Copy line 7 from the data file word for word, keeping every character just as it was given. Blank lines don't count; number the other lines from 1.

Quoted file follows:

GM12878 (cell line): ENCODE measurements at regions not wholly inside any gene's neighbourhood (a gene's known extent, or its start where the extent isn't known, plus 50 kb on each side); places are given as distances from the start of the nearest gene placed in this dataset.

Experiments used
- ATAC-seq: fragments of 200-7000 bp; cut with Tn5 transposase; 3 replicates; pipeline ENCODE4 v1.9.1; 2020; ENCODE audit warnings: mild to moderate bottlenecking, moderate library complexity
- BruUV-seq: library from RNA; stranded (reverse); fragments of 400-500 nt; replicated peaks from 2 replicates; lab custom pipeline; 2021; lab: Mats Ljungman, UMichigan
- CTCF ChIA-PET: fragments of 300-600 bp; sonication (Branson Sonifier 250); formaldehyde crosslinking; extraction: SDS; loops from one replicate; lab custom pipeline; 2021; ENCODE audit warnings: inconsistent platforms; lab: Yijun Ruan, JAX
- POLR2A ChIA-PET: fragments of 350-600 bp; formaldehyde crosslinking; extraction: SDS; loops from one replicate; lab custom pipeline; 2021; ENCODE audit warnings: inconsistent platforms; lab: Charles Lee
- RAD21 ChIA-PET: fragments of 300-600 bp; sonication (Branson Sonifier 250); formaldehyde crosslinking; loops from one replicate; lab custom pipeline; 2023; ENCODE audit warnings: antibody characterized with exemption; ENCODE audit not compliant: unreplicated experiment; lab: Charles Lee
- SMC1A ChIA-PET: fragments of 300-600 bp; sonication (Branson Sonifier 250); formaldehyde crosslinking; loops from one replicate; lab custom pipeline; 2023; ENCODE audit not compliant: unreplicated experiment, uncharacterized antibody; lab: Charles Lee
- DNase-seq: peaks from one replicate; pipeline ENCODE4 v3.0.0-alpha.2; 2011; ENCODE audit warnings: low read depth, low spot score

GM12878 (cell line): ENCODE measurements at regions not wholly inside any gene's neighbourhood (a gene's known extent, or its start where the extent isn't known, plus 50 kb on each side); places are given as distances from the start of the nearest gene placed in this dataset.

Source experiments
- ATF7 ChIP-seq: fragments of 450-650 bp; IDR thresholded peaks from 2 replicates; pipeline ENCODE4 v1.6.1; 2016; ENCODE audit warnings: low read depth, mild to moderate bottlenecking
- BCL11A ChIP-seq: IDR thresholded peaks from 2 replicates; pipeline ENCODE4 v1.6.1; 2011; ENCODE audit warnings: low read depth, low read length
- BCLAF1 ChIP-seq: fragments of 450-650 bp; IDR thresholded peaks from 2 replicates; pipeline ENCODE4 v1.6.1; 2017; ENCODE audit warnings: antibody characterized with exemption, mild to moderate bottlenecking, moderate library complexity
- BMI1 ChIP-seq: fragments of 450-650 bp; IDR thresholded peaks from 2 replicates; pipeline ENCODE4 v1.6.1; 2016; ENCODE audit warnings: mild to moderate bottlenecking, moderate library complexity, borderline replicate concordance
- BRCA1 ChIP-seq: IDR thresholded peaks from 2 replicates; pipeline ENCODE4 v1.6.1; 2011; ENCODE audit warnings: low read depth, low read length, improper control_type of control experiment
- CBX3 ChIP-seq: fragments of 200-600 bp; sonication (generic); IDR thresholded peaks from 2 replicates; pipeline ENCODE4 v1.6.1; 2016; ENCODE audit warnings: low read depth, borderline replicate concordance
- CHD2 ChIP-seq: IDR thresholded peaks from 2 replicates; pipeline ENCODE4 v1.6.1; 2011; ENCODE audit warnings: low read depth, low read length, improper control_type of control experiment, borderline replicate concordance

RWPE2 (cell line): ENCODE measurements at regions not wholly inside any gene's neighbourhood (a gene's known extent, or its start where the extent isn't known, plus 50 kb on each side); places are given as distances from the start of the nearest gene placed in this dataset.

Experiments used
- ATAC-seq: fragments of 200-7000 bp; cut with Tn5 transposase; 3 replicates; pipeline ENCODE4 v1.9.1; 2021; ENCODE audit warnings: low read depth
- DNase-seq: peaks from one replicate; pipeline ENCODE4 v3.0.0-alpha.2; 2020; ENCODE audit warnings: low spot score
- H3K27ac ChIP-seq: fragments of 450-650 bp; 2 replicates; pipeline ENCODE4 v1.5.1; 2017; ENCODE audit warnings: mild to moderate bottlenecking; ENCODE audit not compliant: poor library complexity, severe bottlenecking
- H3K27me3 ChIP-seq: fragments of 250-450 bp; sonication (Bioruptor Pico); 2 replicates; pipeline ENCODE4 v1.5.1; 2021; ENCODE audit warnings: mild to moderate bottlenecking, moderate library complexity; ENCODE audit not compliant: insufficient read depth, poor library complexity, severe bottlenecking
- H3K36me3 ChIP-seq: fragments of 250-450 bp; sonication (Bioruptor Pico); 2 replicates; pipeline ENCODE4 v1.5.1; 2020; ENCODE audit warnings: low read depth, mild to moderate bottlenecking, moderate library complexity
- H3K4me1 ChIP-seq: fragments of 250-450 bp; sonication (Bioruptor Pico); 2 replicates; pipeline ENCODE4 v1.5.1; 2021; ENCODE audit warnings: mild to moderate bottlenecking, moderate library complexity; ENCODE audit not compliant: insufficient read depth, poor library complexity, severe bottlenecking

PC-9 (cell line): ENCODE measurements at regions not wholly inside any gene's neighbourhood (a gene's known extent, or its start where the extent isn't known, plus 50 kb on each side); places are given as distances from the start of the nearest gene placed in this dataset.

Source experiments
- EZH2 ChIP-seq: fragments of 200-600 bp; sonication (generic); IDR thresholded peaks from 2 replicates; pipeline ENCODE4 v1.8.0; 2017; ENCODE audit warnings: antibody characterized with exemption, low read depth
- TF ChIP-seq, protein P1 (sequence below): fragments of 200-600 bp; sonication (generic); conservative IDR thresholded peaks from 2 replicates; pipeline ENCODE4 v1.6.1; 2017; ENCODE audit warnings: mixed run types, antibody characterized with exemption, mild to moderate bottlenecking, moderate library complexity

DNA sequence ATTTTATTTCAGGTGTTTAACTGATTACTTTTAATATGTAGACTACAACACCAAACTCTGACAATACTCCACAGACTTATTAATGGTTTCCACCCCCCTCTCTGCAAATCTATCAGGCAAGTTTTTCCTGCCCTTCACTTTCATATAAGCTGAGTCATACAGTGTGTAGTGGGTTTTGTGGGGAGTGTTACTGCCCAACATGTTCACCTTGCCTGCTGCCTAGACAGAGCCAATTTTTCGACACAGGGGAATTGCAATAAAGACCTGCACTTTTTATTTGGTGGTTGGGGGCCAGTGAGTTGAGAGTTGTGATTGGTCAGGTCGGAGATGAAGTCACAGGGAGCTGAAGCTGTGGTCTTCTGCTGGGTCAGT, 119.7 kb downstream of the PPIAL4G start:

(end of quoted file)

- RAD21 ChIA-PET: fragments of 300-600 bp; sonication (Branson Sonifier 250); formaldehyde crosslinking; loops from one replicate; lab custom pipeline; 2023; ENCODE audit warnings: antibody characterized with exemption; ENCODE audit not compliant: unreplicated experiment; lab: Charles Lee